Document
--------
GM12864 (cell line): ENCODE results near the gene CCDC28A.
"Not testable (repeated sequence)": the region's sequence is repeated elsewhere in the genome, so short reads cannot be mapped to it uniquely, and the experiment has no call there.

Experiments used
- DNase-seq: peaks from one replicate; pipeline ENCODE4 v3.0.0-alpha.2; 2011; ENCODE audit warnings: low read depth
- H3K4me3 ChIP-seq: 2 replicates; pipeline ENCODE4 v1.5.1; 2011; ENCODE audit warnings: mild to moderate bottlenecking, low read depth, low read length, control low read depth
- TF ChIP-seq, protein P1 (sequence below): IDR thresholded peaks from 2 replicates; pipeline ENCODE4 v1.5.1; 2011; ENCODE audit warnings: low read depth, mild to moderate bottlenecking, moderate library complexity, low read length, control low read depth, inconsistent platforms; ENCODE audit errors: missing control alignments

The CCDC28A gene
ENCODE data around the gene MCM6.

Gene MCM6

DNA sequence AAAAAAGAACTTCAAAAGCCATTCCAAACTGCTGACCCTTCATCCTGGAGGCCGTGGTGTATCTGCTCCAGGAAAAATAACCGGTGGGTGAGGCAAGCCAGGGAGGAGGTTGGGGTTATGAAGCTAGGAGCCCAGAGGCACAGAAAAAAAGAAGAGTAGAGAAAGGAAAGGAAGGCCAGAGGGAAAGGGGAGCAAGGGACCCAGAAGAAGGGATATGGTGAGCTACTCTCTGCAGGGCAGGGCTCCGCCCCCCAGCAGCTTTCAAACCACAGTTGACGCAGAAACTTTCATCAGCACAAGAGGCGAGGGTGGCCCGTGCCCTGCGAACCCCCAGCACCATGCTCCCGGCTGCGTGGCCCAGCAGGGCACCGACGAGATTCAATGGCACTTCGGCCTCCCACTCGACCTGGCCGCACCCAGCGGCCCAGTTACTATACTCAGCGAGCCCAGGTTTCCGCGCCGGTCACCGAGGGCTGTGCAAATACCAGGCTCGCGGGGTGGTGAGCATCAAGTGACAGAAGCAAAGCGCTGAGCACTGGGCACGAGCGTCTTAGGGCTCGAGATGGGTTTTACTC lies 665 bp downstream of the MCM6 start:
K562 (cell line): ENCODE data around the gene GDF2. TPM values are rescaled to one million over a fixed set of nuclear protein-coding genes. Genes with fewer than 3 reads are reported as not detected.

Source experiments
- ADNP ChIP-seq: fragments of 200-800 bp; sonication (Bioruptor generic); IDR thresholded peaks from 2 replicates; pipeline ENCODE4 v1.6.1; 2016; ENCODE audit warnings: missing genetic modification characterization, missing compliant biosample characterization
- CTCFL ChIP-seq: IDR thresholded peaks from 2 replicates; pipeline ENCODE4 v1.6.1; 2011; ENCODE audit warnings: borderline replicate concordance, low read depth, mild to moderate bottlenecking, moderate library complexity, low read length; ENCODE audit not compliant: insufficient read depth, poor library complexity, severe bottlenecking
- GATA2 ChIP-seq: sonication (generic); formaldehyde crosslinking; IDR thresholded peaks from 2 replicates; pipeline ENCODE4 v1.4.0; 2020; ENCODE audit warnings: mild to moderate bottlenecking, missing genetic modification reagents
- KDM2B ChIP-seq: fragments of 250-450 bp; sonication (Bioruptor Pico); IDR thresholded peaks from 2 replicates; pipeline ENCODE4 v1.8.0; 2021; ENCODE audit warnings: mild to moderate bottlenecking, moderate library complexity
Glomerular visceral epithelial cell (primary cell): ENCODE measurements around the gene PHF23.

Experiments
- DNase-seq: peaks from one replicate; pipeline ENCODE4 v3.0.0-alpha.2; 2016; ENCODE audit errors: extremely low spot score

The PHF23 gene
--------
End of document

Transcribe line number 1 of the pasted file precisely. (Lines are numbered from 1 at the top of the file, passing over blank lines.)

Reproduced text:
GM12864 (cell line): ENCODE results near the gene CCDC28A.